Bestselling author of “The Run of His Life” —inspiration for the FX drama “The People vs. O.J. Simpson,” Jeffrey Toobin presents a rollicking account of the kidnapping and trial of Patty Hearst. Based on more than a hundred interviews and thousands of previously secret documents, “American Heiress” thrillingly recounts the toxic mix of sex, politics, and violence that swept up Patty Hearst.
St. Louis Noir (book cover)
Local Authors Celebrate St. Louis Noir
Tuesday, August 16, 7:00 p.m. Library Headquarters – Auditorium
(Doors open at 6:00 p.m. Seating is limited; early arrival is highly recommended.)
 
Edited by Scott Phillips, bestselling author of “The Ice Harvest,” “St. Louis Noir” presents the best in local suspense fiction. Each story is set within a distinct neighborhood of St. Louis and will chill the reader with heartland menace. Local writers will read from their contributions to the anthology. Scott Phillips will emcee the program and share his own work.
Ridley Pearson (photo)

 
Ridley Pearson, “White Bone”
Tuesday, August 23, 7:00 p.m. Library Headquarters – Auditorium
(Doors open at 6:00 p.m. Seating is limited; early arrival is highly recommended.)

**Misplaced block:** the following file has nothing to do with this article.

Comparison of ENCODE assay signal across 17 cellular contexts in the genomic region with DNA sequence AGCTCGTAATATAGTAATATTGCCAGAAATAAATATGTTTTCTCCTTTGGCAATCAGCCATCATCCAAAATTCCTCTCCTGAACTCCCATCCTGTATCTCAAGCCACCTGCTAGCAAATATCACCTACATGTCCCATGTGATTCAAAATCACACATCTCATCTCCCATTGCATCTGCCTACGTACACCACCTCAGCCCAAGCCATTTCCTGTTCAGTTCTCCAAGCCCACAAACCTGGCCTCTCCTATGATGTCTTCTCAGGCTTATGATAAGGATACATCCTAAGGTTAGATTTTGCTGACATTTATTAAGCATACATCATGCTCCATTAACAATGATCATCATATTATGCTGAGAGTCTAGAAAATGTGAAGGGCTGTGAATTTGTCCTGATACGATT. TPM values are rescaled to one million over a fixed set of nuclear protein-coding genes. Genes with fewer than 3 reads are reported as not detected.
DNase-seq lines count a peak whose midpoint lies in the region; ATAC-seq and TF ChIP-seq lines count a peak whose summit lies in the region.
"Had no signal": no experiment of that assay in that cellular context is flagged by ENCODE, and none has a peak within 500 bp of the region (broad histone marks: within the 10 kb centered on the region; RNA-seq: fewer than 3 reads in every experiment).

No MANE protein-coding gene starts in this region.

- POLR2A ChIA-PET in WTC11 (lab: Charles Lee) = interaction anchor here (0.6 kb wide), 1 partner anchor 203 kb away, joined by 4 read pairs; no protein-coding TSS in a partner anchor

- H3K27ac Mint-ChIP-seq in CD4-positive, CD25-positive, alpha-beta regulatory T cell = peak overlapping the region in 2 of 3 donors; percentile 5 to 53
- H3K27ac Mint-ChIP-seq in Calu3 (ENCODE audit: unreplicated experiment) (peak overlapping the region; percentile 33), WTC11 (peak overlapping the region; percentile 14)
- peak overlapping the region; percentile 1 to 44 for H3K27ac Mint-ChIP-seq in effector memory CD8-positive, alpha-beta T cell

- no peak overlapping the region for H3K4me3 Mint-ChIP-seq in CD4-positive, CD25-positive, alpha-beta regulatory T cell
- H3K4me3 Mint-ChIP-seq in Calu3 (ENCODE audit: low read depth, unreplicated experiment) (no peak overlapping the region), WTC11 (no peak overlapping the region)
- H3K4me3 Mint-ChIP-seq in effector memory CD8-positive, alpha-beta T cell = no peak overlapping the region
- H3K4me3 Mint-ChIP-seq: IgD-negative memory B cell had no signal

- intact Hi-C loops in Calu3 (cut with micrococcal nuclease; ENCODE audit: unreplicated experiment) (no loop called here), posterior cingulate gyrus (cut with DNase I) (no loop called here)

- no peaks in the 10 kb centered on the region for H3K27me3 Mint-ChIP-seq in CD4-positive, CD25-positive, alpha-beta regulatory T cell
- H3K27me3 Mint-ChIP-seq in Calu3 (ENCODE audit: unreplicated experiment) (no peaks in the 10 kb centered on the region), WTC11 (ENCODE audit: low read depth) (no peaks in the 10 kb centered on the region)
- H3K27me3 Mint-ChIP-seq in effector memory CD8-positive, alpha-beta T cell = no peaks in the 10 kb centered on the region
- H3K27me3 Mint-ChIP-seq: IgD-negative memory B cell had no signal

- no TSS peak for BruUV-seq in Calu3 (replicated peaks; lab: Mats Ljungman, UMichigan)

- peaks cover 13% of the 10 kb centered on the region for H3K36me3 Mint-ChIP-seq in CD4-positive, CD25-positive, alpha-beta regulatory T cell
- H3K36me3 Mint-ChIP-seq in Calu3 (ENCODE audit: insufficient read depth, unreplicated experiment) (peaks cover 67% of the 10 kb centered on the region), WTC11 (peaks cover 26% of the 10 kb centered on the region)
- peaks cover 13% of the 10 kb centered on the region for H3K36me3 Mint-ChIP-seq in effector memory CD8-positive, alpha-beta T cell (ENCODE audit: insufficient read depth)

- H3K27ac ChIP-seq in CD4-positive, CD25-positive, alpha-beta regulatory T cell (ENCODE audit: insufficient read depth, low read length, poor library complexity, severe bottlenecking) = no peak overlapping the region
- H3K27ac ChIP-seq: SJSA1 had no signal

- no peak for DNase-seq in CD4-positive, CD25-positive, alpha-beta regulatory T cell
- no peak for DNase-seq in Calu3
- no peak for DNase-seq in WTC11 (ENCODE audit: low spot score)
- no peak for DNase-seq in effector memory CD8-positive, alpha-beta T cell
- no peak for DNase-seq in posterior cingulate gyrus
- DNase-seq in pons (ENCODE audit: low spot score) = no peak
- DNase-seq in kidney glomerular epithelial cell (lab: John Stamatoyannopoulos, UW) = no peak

John Knox and Grace Chu, the incomparable duo of the Risk Agent novels, team up again in the latest international thrill ride from New York Times—bestselling author Ridley Pearson. The poaching of ivory from African elephants fuels constant blood and slaughter. When Grace disappears while working on a dangerous assignment involving poachers, John Knox jumps into action and finds himself pitted against the most savage and suicidal fighters in the world. 
Susan Elizabeth Phillips (photo)

 
Susan Elizabeth Phillips, “First Star I See Tonight”
Wednesday, August 24, 7:00 p.m. Library Headquarters – Auditorium
(Doors open at 6:00 p.m. Seating is limited; early arrival is highly recommended.) 
 
A star quarterback and a feisty detective play for keeps in this sporty, sexy, sassy novel from bestselling author Susan Elizabeth Phillips. Piper Dove is a woman with a dream—to become the best detective in the city of Chicago. First job? Trail former Chicago Stars quarterback, Cooper Graham. Problem? Graham’s spotted her, and he’s not happy. Which is why a good detective needs to think on her feet. 
Jo Ann Trogdon (photo)




 
Jo Ann Trogdon, “The Unknown Travels and Dubious Pursuits of William Clark”
Thursday, August 25, 7:00 p.m. Library Headquarters – Auditorium
(Doors open at 6:00 p.m. Seating is limited; early arrival is highly recommended.)
 
Co-Sponsored by History and Genealogy at St. Louis County Library
 
In 1798—more than five years before his famous journey west of the Mississippi with Meriwether Lewis—William Clark set off by flatboat from his Louisville, 
Kentucky home with a cargo of tobacco and furs to sell downriver in Spanish 
New Orleans. In this vivid history, Jo Ann Trogdon reveals William Clark’s highly questionable activities including his involvement in a plot—often called the Spanish Conspiracy—in which corrupt officials sought to separate Kentucky from the United States.